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Currentfilm.com Review:

In a time when it’s hard to find a movie worth watching, let alone worth calling good, there’s always a group of smaller films that claim big things, only to fall short and then some. “The Foot Fist Way” is such a film. The DVD cover reminds us that Will Ferrell and Adam McKay present this movie, although I have to wonder what they saw in the film.

Jody Hill’s (who also has a role in the film), “The Fist Foot Way” is about Tae Kwon Do instructor Fred Simmons (Danny McBride, who does manage to create a believable character here) who teaches children and adults the art of Tae Kwon Do, while insisting that he is the best when it comes to demonstrating his learned skills to potential students or anyone interested in giving him the time to do just that. Simmons is egotistical and doesn’t just dismiss criticism, but has a hard time believing anything bad about himself could be true. His hero is action film star Chuck “The Truck” Wallace (Ben Best), his wife is seems more for show than companionship, and his second in command is young Julio (Spencer Moreno) who constantly feels the brunt of Simmons’ self proclaimed superiority.

The film begins with Fred recruiting new students to take his class. After some of his current students demonstrate their learned skills, Fred steps in to show what he has to offer. While not hilarious by any means, Fred’s inability to master several of his techniques proves to be a finer point of humor throughout the film. Fred, of course, blames anyone but himself for his mistakes. This is just the tip of what makes his character so hard to enjoy. At home, Fred’s wife Suzie (Mary Jane Bostic) tries to bring some normalcy into their home by inviting diner guest over, which doesn’t keep Fred from behaving rudely. Sure, this could have been a funny scene between a self-centered, over-the-top guy and some normal houseguests, but it doesn’t push the scene far enough to be funny and quickly starts to feel awkward, much like the rest of the film.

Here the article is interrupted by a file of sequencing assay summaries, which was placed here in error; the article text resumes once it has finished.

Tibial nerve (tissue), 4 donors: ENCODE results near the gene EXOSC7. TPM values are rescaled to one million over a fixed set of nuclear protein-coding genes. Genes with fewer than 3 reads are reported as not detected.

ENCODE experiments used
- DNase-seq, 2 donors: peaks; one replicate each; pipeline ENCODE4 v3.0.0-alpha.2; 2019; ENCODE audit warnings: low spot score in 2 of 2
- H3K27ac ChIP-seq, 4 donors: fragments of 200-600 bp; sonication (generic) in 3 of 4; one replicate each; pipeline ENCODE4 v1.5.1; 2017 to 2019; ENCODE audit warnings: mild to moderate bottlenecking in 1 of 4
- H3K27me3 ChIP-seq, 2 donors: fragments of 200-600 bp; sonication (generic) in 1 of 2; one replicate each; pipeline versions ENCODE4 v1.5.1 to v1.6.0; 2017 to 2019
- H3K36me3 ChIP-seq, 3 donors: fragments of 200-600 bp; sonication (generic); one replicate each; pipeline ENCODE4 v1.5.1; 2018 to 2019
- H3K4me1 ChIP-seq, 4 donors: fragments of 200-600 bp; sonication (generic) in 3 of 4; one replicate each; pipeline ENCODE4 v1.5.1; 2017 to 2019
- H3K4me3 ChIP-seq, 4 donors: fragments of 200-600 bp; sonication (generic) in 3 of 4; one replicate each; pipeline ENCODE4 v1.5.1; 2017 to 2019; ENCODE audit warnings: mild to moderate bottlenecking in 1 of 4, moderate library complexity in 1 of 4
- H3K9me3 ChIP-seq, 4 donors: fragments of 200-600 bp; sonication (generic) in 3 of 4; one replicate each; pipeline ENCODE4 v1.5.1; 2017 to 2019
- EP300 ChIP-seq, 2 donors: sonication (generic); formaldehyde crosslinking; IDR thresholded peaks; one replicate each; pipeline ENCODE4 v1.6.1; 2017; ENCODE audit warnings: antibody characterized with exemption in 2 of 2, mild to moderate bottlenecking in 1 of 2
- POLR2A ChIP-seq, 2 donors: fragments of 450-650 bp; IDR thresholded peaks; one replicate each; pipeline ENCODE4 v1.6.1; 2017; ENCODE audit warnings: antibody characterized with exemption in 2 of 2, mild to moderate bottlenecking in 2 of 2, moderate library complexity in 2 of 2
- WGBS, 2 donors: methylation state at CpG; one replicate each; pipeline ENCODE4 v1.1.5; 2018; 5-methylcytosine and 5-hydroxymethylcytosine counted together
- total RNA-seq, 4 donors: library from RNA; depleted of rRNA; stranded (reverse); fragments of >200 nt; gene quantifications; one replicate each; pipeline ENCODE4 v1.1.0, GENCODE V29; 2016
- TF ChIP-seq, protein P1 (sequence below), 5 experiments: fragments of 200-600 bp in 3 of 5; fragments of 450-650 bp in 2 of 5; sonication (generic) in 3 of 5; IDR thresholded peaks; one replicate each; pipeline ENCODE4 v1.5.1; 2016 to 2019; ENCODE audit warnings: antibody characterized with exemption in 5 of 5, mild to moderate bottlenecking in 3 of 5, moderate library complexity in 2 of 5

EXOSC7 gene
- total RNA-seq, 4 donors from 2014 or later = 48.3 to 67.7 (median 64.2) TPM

Before long, Suzie tries to get ahead at work by having an affair, which only sends Fred further over the edge. This is when the film gets stranger and clearly looses sight of funny and plain awful. After beginning a Tae Kwon Do instruction, Fred takes out his aggression on a young kid, knocking him to the floor after some hits by the much larger, and much angrier Fred. I’m sorry, but how is this funny?

After Fred’s aggression starts to simmer, he starts hitting on a new student who has no interest in his advances. Not that you can blame her, as there’s seemingly little redeeming quality here. Just when Fred thinks all is lost, he goes to see and eventually hang out with Chuck “The Truck” Wallace. Chuck and Fred really are the perfect pair, and I don’t mean that in a good way. Both completely absorbed in their own assumed greatness, become quick enemies and eventually battle using their Tae Kwon Do skills.